Where do we find art? And how are our perceptions of art altered when we recognize that an artwork is defined as such by the context and space within which it is placed?
When summoning his first ready-made, and urinal called ” Fountain”, to the status of art, Marcel Duchamp, in 1917, lucidly commented on these questions. The act of placing an ordinary object in a context normally reserved for High-Art was revolutionary for two reasons: first of all, the alleged ”work of art” was an industrial object and by no means an artifact. Secondly, it was not its intrinsic artistic quality, but the simple declaration of Duchamp, as an artist, that made it art. ”Fountain” provoked a shift in the perception of art and the place of art in our society: ordinary objects could under certain conditions, become art. To become art, an object had to make its way in the museum. Art was therefore based on recognition by the institution. The ”place of art” was precisely defined and thus limited to an autonomous sphere.
But society, says art-historian Lucy Lippard, is multi-centered. And, of course, no place is identical to any other. Our sense of identity is fundamentally tied to our relationship to places and the histories they embody. So is the place of art.
With this project in Bergsjön I intend to question the western concept of the place of art as an autonomous sphere. To see and experience art in our society, people have to leave behind their own familiar living spaces and adopt different, sometimes intimidating codes which are those required in the ”art world”. Concepts of what art is are wide-ranging, depending on one’s perception, personal likings and cultural background. The starting point for this project is to consider the place of art in different traditions, seen through the eyes of people with various cultural backgrounds.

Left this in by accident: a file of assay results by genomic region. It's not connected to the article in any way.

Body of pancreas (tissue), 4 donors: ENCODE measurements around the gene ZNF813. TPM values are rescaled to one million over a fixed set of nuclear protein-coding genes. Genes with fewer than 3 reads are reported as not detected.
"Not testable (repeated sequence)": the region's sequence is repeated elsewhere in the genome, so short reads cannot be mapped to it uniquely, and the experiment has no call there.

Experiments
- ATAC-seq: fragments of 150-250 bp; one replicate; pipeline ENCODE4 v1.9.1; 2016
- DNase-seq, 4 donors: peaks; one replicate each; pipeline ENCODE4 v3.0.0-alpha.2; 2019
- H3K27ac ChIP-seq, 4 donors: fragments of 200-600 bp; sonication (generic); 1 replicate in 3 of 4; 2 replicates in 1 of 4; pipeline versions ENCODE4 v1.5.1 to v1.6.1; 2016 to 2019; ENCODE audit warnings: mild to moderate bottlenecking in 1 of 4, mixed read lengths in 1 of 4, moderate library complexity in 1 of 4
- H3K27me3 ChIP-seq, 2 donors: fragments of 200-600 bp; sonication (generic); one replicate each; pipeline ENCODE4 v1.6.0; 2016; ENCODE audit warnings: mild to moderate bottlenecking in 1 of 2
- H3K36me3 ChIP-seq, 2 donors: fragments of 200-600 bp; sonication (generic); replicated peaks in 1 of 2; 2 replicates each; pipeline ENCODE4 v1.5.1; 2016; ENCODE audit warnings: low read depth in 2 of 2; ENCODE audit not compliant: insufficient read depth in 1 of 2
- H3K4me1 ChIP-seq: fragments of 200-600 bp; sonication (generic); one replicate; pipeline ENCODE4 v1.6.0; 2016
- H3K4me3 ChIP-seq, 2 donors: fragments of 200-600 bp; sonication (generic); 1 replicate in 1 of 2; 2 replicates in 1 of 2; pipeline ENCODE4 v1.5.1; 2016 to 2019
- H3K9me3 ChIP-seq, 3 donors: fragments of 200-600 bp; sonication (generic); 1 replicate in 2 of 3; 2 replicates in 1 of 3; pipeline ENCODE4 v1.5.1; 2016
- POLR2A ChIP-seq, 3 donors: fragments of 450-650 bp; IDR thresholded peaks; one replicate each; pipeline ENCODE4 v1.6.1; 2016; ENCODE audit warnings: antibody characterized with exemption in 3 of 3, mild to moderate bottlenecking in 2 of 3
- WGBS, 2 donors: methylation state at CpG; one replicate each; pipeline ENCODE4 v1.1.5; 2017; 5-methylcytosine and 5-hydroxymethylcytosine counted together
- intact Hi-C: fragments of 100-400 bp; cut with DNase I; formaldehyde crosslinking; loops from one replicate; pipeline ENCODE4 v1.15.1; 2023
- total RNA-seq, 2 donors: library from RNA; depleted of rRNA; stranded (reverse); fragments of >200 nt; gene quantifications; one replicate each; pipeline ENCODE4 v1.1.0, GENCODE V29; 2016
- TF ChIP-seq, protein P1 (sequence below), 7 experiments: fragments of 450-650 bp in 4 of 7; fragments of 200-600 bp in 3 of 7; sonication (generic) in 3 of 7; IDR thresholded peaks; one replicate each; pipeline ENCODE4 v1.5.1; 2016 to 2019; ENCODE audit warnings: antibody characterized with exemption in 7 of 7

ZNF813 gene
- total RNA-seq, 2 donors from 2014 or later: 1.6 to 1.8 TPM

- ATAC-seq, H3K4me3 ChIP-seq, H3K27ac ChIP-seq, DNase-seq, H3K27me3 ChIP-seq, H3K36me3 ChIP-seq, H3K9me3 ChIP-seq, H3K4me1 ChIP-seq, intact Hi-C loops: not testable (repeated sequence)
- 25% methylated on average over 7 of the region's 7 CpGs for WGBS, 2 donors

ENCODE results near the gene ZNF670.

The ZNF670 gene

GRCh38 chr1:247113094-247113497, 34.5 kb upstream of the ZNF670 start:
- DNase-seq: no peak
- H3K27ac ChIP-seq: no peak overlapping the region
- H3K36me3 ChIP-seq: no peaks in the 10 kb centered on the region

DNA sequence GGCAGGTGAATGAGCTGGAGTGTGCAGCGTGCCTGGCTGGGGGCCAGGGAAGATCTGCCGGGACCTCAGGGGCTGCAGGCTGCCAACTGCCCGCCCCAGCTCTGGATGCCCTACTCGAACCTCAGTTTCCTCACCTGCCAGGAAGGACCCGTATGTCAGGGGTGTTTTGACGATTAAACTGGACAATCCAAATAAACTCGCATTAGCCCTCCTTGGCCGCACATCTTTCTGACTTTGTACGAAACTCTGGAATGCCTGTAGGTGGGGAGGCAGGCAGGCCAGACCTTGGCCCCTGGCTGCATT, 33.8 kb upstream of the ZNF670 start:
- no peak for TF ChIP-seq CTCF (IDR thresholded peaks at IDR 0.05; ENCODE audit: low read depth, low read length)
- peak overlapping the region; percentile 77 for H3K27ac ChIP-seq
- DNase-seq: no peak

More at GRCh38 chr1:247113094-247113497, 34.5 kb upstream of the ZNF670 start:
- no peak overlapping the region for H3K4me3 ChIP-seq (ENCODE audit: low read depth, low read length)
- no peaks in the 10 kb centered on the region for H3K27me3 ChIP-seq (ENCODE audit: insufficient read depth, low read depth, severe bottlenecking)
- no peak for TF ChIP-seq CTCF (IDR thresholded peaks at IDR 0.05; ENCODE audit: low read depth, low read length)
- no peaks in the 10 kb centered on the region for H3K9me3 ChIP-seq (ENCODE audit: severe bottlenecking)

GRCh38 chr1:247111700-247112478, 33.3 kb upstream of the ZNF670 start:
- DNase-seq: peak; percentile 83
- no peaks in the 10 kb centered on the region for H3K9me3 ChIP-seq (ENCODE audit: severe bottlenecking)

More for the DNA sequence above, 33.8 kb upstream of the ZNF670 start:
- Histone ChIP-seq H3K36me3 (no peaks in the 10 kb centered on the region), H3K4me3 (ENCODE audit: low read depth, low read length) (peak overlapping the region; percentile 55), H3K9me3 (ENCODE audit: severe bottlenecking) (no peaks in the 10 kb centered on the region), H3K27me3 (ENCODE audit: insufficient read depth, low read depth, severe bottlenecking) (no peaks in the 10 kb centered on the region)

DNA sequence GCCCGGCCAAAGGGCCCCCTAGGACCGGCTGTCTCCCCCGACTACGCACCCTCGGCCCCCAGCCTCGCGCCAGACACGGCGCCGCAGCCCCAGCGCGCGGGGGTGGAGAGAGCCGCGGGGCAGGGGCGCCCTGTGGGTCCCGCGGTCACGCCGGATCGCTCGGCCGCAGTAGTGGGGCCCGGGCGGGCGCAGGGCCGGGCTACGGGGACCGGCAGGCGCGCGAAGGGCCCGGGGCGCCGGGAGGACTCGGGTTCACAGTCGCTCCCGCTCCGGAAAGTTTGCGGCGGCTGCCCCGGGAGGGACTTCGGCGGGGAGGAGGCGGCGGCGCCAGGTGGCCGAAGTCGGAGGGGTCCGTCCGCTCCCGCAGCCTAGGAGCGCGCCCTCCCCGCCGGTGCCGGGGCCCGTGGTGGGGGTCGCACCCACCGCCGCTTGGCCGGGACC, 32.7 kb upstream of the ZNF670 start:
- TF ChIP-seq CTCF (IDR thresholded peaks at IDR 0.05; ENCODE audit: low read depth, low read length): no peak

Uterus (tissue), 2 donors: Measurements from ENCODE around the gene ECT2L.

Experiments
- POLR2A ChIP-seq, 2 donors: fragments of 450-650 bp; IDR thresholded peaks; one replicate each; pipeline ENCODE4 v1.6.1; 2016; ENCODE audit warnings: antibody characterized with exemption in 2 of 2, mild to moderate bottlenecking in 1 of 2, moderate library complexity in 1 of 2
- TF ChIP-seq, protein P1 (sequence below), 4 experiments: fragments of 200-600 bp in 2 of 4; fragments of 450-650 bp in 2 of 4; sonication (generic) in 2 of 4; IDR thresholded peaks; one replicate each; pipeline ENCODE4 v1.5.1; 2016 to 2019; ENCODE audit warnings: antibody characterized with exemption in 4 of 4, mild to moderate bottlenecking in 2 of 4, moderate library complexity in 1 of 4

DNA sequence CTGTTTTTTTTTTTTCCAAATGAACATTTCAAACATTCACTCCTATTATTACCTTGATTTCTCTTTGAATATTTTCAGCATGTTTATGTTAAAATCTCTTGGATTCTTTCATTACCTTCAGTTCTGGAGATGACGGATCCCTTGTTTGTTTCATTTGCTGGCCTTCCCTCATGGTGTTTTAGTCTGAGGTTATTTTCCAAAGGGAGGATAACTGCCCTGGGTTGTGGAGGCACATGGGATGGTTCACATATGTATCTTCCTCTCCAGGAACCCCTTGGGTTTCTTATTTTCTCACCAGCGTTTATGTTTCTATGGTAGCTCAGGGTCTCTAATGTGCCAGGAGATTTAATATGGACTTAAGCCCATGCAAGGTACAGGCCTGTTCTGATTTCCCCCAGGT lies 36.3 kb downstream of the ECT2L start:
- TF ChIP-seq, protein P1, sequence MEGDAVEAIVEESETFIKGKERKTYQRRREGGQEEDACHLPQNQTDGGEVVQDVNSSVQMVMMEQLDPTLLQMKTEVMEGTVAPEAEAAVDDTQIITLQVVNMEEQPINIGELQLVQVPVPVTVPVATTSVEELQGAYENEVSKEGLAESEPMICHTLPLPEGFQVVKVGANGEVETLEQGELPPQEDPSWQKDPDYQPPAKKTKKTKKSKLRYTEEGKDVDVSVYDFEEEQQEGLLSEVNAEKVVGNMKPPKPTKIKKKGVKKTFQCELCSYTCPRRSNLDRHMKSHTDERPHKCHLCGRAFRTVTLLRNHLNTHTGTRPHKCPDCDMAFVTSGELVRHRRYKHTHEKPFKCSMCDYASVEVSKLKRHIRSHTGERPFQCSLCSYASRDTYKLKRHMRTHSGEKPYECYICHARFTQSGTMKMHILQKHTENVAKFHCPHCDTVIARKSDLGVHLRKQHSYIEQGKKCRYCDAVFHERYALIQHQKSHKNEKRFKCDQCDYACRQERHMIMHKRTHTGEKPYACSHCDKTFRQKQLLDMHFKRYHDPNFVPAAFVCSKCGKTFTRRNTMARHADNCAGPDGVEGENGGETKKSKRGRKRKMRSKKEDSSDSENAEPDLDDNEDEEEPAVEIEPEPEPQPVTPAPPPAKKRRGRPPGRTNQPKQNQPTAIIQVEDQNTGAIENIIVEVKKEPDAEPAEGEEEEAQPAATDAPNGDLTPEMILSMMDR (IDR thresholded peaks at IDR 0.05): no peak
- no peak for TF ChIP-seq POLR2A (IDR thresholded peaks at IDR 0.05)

I was invited to Bergsjön to meet a group of local artists and activists named BOB, who were considering the necessity of building an art hall for the community. This invitation triggered the thought; is the place of art the same in all societies?
Bergsjön is a traditional place of (im)migration where I would like to collect from 50 people – men and women of different origins – personal memories and thoughts as to where the place of art is in THEIR original culture and how they integrate it in their present lives and spaces, particularly now in a Swedish context. This ambient cultural diversity would be the basis for the renegotiation of the place of art. Collecting the ideas of the inhabitants of Bergsjön about the place of art in their lives is also a means of handing over to them responsibility for shaping their immediate environment according to their ideas. Art is also exercised and present in people’s homes. It’s something universal, included in all the domains of human activity – art, play, cooking, singing, craftworks, gardening. I want them to identify where, for them, art happens.